Islanders and visitors to Orkney alike have been pleaded with to take a Covid test before they travel as the Omicron variant of Covid has seen a surge in cases in the islands and across Scotland.
Chief Inspector Ali Garrow, made the plea at a meeting of OLECG, Orkney’s emergency co ordination group on Tuesday, 11th of January.
Chief Inspector Ali Garrow, who is chair of the committee said:
“Ferry operators have seen instances where passengers have decided to take a lateral flow test on board the vessel – and then have advised the crew that it is positive.
“This really does place crews and fellow passengers – and whole transport services themselves – at risk.
“The consequences of boarding a vessel or flight while infectious could be that vital operational staff are unable to work. With small teams in Orkney this only needs to be a few staff before a service is knocked out, potentially out for several days or even weeks.
“Our plea is simply to make sure you test before you travel, test regularly as advised by the Scottish Government, and have a backup plan for if you test positive on you way ‘up the road’ to Orkney.”
Scottish Government Advice:
You should take regular lateral flow tests if you do not have symptoms of COVID-19. If you get a positive LFD result, changes to testing arrangements mean that you do not need to take a PCR test to confirm this. Get LFD tests
If you have symptoms of COVID-19 (a fever, new continuous cough, or loss of sense of taste or smell) it is important to isolate and book a PCR test – that advice has not changed.
Follow the guidance on NHS Inform on self-isolating and booking a test.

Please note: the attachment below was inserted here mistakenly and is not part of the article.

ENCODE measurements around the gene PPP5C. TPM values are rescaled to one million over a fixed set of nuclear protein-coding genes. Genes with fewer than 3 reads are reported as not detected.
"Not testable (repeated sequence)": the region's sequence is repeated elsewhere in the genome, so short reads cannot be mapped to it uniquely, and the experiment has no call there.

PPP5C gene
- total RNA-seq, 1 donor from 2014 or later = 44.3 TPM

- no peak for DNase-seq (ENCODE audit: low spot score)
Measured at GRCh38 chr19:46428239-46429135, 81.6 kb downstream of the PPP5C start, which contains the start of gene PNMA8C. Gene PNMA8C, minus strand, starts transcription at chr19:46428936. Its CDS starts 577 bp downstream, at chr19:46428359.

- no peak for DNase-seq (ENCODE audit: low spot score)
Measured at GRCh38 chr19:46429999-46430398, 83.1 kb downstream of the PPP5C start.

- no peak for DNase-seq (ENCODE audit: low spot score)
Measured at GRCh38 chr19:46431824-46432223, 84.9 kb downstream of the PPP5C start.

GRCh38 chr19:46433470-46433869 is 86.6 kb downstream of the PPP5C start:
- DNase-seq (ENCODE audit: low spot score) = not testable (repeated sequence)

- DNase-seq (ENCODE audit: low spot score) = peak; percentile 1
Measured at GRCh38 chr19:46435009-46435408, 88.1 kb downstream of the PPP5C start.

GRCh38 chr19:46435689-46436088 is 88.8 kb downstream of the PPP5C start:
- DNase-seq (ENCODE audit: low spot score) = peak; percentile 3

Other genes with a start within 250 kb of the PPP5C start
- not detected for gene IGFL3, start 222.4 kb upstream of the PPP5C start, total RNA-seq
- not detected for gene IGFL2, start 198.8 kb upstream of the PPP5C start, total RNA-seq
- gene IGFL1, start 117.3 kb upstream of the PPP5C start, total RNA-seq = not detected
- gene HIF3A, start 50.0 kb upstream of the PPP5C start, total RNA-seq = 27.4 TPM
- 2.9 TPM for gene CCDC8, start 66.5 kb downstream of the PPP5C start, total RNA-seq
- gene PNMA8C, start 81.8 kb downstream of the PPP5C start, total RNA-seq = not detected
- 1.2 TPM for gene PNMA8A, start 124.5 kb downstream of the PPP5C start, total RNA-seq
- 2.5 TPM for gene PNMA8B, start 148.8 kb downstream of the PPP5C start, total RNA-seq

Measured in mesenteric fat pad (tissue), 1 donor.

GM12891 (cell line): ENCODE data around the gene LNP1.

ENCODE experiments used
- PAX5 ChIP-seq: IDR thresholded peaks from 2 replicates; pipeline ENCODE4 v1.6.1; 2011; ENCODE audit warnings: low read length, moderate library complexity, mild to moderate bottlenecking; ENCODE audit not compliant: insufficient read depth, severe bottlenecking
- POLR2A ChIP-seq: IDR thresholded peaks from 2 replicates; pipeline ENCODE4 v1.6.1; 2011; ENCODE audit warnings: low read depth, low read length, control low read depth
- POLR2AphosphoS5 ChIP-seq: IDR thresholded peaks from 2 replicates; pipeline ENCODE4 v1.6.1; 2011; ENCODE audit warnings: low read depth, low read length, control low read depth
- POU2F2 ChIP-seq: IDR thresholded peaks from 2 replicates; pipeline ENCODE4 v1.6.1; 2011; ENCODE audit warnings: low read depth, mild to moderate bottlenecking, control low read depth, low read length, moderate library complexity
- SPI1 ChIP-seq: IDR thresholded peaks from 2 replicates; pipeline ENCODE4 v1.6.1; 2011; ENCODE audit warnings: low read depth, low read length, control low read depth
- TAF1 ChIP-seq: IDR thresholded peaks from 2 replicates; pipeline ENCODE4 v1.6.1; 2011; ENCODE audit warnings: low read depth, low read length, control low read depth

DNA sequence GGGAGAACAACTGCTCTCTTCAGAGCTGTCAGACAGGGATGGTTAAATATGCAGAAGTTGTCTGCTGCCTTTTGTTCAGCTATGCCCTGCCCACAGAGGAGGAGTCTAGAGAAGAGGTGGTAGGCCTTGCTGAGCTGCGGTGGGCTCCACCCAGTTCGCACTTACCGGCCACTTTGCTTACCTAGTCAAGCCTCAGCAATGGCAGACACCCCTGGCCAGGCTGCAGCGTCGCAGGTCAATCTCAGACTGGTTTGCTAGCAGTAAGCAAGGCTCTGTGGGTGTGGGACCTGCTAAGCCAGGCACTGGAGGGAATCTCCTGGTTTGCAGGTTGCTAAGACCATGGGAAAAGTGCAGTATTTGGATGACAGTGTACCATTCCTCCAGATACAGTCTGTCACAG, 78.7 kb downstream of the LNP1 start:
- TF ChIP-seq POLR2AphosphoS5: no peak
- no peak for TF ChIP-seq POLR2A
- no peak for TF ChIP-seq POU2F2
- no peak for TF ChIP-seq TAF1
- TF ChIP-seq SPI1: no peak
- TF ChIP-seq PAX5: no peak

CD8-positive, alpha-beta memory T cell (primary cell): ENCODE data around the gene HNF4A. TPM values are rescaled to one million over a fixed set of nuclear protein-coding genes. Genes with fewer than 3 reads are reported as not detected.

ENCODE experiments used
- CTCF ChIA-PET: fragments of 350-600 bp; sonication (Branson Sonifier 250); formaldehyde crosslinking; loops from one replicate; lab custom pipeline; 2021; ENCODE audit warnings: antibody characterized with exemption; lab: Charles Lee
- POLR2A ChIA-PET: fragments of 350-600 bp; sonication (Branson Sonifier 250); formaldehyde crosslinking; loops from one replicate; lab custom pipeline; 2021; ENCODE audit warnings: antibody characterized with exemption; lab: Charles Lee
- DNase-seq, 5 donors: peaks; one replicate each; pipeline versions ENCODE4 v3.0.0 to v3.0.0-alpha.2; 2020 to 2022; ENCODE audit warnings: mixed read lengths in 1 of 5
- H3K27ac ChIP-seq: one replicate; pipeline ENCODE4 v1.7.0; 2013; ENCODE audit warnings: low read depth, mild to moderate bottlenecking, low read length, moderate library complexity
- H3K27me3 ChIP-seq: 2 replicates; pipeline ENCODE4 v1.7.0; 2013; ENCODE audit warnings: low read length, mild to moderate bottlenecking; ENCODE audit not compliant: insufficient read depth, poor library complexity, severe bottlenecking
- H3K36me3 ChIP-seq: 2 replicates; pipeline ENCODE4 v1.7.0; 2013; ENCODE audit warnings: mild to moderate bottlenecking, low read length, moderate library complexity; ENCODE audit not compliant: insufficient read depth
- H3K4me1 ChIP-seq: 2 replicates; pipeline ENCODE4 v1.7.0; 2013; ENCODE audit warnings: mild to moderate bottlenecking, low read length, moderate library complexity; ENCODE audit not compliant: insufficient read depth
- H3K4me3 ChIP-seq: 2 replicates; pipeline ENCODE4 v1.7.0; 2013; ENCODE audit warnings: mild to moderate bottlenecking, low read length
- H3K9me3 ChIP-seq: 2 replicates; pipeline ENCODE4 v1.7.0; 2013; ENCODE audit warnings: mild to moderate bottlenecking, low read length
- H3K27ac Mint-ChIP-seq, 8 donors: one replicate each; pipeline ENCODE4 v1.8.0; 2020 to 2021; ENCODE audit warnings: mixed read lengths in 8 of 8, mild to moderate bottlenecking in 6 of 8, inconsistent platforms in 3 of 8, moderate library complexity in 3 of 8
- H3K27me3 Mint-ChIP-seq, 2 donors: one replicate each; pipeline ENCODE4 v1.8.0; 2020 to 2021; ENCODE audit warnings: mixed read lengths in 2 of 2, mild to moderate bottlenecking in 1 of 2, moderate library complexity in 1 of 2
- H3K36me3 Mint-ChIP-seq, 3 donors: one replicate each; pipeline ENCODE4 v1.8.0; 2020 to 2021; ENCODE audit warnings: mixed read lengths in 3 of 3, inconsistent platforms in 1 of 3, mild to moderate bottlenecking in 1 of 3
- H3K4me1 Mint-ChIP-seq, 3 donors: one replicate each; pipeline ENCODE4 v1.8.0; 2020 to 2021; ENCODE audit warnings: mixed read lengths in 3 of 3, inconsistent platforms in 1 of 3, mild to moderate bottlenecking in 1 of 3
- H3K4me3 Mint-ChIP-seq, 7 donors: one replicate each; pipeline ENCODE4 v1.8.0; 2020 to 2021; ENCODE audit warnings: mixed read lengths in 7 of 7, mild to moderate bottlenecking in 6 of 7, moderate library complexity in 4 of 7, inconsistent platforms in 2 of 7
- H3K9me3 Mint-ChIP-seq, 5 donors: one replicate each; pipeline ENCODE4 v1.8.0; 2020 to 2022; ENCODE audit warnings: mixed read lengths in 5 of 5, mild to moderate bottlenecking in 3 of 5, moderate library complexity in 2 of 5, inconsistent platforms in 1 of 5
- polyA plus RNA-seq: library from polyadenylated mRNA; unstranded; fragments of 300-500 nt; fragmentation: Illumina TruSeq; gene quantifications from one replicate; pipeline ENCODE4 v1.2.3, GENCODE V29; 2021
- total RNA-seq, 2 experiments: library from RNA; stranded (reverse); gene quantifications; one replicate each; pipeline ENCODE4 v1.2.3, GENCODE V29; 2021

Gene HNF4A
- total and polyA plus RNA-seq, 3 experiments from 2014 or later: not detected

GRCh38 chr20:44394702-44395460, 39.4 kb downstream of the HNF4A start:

- get the vaccine or the vaccine booster
- take regular lateral flow tests – especially before mixing with other people or visiting a hospital or care home – get LFD tests
- follow the guidance on self-isolating and booking a test
- wear a face covering where required
- limit your social contact – gather in groups of no more than 3 households
- wash your hands regularly and cover your nose and mouth if coughing or sneezing
- open windows when meeting indoors
- work from home, if you can
- use the apps: COVID status, Protect Scotland and Check-in Scotland
They don’t want to know, as it might inconvenience them and stop them doing what they want to do.
Like people having sex who know that they have could have a, potentially fatal, STD.
Such inconsiderate behaviour should come with consequences. Testing before travelling to any remote areas with limited capacity of services – in Scotland and beyond – should be (and should have been since the beginning of the pandemic) mandatory. Hoping for common sense or any social responsibility is obviously futile.
People who act against a mandatory legal requirement could be held accountable and liable for costs of disruption, i.e. cover sick pay for staff who have to isolate following such incidents, costs for extra shifts of replacement crews, delay in perishable goods reaching the isles etc.
It was a mistake to only ‘advise’. There are rules which guide our lives and which guarantee the safety of everyone in society: we know that we have to respect a red traffic light, that we cannot park where we wish etc., hence a mandatory test before travel requirement would have been just another (sensible) rule. How come, we reject rules when they are clearly needed?
When I read this article I really wonder what kind of people can be so incredibly stupid. On the other hand… there are people who obviously don’t even recognise a party and sell it as a work meeting (in the Commons today PMQ) despite the booze suggestion. If our government works in ‘high spirits’ (depending on the kind of booze they consume)… that explains a lot.